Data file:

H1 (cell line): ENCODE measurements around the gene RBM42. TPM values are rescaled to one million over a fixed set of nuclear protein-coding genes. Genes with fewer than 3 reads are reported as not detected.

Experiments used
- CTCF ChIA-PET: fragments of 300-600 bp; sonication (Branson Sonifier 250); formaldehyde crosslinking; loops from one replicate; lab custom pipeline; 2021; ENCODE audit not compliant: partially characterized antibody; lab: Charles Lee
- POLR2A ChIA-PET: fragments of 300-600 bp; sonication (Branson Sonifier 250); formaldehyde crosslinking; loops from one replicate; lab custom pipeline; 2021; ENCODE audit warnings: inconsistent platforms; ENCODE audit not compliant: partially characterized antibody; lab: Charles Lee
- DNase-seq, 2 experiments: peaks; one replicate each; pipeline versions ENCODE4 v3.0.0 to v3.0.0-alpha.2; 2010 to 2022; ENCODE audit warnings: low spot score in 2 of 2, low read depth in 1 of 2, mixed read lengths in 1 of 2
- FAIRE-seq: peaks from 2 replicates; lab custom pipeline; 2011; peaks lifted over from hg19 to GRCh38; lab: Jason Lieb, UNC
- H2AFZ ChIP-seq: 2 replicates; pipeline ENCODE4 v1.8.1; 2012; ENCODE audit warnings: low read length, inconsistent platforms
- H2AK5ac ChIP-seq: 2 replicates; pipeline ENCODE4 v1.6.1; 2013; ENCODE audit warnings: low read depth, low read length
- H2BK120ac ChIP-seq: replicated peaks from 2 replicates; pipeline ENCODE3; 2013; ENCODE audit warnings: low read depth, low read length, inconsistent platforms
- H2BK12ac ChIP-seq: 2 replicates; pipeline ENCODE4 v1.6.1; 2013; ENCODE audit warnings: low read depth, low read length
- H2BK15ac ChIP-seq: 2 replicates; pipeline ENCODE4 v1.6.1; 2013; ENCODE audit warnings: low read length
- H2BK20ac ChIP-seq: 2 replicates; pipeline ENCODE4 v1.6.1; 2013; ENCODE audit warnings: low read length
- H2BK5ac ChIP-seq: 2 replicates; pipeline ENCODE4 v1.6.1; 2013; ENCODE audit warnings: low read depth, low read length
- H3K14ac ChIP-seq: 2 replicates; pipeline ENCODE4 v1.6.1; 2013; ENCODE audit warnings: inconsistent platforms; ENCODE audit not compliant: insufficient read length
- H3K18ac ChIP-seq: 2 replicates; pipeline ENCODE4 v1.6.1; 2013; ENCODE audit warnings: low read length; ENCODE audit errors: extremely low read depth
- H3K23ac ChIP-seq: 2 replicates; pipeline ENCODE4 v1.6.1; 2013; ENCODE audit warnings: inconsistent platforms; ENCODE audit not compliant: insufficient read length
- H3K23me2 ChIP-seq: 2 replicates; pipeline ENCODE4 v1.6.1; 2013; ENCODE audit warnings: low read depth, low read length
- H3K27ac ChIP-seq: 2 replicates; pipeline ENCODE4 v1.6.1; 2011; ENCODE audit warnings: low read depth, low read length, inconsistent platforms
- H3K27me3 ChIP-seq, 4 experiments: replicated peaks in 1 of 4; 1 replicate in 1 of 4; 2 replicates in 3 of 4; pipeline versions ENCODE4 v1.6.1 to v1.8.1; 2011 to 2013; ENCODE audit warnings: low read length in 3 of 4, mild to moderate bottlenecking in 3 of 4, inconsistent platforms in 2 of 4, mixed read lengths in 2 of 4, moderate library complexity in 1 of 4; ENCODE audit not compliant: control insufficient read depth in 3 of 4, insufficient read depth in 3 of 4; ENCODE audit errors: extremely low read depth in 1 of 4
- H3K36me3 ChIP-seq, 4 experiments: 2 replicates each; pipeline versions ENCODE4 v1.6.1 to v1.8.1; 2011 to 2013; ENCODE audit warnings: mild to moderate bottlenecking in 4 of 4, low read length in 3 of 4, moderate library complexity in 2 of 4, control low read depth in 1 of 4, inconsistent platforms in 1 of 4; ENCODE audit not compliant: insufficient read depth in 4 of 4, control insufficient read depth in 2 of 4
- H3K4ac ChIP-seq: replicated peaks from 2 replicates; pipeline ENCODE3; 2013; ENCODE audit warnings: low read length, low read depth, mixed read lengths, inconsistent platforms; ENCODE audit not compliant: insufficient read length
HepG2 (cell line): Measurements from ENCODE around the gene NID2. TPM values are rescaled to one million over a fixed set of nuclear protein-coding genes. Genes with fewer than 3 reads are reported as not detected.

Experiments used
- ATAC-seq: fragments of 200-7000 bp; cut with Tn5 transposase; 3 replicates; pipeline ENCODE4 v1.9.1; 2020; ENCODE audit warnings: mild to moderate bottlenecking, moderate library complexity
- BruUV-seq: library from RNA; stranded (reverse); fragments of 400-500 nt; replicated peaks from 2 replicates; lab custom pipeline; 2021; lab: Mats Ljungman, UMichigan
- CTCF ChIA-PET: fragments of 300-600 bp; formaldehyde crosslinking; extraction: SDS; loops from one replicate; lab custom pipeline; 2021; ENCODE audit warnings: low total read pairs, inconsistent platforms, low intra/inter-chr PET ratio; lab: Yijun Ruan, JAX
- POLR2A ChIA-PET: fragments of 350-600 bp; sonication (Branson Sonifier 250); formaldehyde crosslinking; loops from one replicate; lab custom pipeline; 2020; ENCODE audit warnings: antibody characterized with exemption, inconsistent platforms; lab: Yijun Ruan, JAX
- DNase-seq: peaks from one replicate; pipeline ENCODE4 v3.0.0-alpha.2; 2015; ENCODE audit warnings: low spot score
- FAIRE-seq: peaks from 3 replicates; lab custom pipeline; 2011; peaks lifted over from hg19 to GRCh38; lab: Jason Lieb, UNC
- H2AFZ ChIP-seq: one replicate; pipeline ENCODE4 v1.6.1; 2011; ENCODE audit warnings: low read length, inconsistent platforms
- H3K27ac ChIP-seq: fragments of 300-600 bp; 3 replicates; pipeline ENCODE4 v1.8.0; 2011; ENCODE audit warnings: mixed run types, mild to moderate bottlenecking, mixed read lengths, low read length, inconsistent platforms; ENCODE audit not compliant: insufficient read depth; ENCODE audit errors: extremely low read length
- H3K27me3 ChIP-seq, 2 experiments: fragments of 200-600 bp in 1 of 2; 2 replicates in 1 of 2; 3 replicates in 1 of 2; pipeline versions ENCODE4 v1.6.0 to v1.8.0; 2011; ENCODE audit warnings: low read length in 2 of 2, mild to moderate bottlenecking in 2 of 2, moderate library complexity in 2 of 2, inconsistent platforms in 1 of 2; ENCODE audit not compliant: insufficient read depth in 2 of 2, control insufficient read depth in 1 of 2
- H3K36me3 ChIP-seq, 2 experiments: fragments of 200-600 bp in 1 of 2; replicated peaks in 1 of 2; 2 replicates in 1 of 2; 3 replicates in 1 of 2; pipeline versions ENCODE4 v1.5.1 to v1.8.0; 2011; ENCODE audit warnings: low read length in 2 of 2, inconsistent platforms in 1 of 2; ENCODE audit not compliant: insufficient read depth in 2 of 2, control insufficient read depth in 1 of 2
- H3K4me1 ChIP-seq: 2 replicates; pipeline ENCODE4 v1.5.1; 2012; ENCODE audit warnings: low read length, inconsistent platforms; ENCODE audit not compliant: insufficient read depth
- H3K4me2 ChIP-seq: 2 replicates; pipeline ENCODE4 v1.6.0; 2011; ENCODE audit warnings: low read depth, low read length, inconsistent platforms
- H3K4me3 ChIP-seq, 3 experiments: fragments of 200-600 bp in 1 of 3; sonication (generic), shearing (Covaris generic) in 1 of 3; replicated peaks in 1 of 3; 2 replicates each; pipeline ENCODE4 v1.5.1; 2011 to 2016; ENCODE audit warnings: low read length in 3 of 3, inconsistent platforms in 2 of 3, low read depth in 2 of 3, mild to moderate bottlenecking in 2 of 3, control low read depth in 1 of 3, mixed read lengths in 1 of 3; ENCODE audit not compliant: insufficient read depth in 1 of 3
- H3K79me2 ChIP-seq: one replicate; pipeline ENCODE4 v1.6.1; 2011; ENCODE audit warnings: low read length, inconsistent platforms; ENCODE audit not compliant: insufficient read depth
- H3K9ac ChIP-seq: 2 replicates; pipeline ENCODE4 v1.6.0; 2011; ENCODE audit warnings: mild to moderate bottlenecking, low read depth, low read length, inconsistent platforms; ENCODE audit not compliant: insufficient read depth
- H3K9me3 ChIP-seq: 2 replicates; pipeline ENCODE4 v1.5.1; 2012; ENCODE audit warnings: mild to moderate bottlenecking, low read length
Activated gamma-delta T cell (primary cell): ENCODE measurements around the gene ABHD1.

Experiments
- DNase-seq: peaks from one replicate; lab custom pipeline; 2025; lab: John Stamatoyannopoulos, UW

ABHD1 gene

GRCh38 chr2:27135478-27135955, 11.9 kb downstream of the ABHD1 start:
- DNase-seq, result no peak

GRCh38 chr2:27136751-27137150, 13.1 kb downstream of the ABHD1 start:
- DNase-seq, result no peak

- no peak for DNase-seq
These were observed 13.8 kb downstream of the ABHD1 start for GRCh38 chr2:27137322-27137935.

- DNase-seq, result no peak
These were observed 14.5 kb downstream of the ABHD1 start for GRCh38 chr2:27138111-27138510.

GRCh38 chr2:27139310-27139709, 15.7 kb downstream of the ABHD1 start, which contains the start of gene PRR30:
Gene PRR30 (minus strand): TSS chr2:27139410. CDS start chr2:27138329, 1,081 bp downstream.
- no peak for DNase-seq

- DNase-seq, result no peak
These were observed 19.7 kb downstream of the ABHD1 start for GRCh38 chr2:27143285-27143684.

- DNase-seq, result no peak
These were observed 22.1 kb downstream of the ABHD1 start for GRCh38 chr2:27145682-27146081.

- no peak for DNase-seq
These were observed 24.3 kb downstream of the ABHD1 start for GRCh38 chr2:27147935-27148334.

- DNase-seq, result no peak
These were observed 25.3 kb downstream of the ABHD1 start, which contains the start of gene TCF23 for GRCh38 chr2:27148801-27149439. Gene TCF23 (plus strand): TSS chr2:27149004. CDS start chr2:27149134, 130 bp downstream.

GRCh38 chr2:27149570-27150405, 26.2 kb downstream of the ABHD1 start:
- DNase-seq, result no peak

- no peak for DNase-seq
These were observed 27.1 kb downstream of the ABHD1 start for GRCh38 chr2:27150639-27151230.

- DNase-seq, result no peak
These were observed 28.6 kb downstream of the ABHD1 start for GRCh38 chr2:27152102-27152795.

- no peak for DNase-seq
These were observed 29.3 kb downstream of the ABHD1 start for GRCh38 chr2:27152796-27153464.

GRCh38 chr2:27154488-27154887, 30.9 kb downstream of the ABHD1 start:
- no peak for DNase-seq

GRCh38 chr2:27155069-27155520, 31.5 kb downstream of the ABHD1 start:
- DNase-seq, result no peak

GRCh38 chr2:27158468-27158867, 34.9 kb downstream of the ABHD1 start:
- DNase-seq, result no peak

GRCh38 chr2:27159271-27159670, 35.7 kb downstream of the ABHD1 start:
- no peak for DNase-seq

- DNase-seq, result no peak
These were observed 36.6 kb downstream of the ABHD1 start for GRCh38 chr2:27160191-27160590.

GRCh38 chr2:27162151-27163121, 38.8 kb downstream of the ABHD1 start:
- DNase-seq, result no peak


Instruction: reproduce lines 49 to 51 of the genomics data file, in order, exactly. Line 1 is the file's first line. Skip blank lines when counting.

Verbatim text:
These were observed 13.8 kb downstream of the ABHD1 start for GRCh38 chr2:27137322-27137935.

- DNase-seq, result no peak
These were observed 14.5 kb downstream of the ABHD1 start for GRCh38 chr2:27138111-27138510.